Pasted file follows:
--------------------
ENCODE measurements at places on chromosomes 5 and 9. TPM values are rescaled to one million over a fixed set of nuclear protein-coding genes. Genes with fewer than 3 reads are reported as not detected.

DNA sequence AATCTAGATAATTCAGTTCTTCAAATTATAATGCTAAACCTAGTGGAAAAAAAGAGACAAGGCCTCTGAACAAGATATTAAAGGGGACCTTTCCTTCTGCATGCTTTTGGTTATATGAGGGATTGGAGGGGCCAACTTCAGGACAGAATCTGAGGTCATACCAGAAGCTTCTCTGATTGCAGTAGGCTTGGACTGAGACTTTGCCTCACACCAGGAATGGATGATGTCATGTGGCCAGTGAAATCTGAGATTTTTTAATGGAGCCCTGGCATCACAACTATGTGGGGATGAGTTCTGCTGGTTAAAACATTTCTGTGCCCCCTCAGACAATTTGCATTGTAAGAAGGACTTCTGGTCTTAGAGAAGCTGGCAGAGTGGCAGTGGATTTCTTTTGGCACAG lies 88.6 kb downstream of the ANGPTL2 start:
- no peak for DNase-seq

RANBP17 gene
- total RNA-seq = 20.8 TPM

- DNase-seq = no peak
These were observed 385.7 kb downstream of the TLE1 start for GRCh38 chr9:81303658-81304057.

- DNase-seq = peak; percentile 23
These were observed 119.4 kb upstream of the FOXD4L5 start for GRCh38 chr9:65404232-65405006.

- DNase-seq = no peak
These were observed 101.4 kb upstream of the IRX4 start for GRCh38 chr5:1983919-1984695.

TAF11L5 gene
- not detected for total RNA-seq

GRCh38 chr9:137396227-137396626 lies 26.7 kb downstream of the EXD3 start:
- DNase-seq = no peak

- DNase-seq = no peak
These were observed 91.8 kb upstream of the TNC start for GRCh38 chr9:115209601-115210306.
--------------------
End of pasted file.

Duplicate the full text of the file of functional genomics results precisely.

ENCODE measurements at places on chromosomes 5 and 9. TPM values are rescaled to one million over a fixed set of nuclear protein-coding genes. Genes with fewer than 3 reads are reported as not detected.

DNA sequence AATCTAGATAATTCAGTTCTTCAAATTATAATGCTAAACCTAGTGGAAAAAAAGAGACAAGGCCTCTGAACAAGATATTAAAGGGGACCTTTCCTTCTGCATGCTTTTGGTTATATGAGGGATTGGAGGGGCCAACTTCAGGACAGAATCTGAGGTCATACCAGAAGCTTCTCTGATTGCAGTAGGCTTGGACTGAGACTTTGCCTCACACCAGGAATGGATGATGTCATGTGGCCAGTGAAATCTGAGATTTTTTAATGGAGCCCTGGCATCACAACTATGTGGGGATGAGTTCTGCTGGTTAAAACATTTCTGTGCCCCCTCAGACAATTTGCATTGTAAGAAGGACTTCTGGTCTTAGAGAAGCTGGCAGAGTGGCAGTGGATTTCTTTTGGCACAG lies 88.6 kb downstream of the ANGPTL2 start:
- no peak for DNase-seq

RANBP17 gene
- total RNA-seq = 20.8 TPM

- DNase-seq = no peak
These were observed 385.7 kb downstream of the TLE1 start for GRCh38 chr9:81303658-81304057.

- DNase-seq = peak; percentile 23
These were observed 119.4 kb upstream of the FOXD4L5 start for GRCh38 chr9:65404232-65405006.

- DNase-seq = no peak
These were observed 101.4 kb upstream of the IRX4 start for GRCh38 chr5:1983919-1984695.

TAF11L5 gene
- not detected for total RNA-seq

GRCh38 chr9:137396227-137396626 lies 26.7 kb downstream of the EXD3 start:
- DNase-seq = no peak

- DNase-seq = no peak
These were observed 91.8 kb upstream of the TNC start for GRCh38 chr9:115209601-115210306.